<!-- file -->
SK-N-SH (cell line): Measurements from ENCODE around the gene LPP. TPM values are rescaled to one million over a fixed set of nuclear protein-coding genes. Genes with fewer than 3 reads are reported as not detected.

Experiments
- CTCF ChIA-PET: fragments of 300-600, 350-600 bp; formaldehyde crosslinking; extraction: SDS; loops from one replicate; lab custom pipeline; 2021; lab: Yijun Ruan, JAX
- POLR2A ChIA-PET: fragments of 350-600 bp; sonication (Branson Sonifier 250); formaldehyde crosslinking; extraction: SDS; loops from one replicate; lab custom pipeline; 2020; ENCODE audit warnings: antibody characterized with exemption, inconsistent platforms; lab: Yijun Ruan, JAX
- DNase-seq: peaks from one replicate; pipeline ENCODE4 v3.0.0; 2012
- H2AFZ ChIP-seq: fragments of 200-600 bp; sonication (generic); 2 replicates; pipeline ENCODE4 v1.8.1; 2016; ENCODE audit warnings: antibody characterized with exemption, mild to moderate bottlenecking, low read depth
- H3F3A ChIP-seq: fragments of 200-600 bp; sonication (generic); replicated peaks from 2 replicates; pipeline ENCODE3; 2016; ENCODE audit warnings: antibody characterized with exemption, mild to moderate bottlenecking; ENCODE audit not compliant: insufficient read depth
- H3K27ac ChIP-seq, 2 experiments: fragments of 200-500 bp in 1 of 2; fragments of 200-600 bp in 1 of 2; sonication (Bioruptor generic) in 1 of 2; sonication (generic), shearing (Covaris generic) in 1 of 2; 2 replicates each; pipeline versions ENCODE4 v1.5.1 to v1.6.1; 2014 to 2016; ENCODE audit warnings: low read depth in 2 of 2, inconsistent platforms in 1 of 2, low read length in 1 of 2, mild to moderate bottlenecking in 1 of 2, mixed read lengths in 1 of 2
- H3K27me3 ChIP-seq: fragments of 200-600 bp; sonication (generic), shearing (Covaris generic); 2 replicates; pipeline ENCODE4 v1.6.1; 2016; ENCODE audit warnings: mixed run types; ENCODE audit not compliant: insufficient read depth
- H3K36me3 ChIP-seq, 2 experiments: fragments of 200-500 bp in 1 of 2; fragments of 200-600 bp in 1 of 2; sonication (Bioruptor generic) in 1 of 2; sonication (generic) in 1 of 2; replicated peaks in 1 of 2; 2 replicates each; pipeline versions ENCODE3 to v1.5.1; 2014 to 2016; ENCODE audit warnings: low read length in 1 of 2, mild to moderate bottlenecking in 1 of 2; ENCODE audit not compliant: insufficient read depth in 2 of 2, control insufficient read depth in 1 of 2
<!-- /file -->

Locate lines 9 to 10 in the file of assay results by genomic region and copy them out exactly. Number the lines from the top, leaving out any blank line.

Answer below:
- H3K27me3 ChIP-seq: fragments of 200-600 bp; sonication (generic), shearing (Covaris generic); 2 replicates; pipeline ENCODE4 v1.6.1; 2016; ENCODE audit warnings: mixed run types; ENCODE audit not compliant: insufficient read depth
- H3K36me3 ChIP-seq, 2 experiments: fragments of 200-500 bp in 1 of 2; fragments of 200-600 bp in 1 of 2; sonication (Bioruptor generic) in 1 of 2; sonication (generic) in 1 of 2; replicated peaks in 1 of 2; 2 replicates each; pipeline versions ENCODE3 to v1.5.1; 2014 to 2016; ENCODE audit warnings: low read length in 1 of 2, mild to moderate bottlenecking in 1 of 2; ENCODE audit not compliant: insufficient read depth in 2 of 2, control insufficient read depth in 1 of 2